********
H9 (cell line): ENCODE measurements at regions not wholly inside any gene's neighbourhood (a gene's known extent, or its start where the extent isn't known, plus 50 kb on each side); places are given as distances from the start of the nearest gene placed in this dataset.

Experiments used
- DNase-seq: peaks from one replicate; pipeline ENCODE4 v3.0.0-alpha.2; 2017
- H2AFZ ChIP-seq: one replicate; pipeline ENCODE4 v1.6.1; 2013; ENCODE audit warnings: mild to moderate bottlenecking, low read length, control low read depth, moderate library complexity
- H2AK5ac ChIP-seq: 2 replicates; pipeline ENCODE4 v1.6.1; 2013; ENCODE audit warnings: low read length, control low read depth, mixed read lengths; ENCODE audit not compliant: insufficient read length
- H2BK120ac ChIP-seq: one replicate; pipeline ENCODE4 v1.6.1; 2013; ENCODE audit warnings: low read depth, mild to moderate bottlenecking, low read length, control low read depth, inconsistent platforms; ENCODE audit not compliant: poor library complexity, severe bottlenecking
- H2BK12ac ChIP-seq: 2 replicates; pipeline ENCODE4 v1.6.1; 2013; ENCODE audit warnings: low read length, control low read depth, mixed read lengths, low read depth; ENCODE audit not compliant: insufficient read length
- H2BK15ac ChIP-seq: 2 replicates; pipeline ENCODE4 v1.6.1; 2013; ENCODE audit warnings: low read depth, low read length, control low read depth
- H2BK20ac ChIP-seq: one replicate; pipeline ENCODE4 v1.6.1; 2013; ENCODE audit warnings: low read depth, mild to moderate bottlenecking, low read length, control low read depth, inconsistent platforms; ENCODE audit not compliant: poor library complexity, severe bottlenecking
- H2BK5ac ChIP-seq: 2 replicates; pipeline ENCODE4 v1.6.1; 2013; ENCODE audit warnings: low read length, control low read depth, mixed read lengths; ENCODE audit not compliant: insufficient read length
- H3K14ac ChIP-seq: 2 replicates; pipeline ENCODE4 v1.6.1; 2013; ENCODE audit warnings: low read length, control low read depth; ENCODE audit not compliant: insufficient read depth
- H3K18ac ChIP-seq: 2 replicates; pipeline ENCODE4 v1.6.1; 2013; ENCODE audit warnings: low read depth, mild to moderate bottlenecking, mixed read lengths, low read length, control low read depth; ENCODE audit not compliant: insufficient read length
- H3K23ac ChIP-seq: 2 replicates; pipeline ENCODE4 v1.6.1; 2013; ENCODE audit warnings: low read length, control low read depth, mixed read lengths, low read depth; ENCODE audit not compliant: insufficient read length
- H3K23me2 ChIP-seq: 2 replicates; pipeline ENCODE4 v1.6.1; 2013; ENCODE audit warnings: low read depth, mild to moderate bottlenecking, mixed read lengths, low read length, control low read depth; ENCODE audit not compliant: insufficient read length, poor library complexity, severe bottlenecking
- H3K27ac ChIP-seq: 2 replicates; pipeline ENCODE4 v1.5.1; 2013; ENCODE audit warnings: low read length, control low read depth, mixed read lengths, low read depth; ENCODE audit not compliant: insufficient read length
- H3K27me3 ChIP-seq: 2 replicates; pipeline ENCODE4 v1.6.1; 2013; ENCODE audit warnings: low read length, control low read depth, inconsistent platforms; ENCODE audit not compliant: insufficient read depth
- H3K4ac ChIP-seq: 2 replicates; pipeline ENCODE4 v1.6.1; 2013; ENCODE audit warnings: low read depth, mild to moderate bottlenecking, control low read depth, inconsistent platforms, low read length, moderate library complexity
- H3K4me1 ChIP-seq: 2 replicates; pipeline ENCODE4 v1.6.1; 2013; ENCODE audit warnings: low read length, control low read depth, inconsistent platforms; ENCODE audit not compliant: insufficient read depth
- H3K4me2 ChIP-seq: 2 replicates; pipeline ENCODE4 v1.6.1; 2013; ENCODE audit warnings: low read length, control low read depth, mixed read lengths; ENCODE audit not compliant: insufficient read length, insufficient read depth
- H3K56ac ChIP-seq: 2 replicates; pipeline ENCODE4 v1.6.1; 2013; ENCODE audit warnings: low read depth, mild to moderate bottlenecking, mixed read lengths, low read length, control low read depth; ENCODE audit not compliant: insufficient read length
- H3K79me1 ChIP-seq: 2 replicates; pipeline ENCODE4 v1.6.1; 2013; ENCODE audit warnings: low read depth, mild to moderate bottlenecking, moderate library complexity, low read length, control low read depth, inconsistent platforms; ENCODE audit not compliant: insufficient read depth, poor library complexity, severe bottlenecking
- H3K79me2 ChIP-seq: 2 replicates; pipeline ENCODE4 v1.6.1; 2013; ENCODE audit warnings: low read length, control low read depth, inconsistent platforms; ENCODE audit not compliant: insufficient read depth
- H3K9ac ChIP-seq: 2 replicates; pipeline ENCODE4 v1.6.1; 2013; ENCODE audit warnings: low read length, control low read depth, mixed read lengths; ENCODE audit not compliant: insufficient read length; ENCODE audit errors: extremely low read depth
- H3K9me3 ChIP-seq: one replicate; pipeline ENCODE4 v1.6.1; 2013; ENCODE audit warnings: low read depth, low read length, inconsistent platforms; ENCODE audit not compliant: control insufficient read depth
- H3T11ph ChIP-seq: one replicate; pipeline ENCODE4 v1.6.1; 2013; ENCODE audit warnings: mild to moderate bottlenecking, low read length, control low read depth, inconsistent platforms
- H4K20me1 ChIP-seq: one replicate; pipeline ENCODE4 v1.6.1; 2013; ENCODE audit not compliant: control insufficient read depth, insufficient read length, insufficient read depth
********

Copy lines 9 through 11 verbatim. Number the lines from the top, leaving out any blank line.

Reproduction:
- H2BK20ac ChIP-seq: one replicate; pipeline ENCODE4 v1.6.1; 2013; ENCODE audit warnings: low read depth, mild to moderate bottlenecking, low read length, control low read depth, inconsistent platforms; ENCODE audit not compliant: poor library complexity, severe bottlenecking
- H2BK5ac ChIP-seq: 2 replicates; pipeline ENCODE4 v1.6.1; 2013; ENCODE audit warnings: low read length, control low read depth, mixed read lengths; ENCODE audit not compliant: insufficient read length
- H3K14ac ChIP-seq: 2 replicates; pipeline ENCODE4 v1.6.1; 2013; ENCODE audit warnings: low read length, control low read depth; ENCODE audit not compliant: insufficient read depth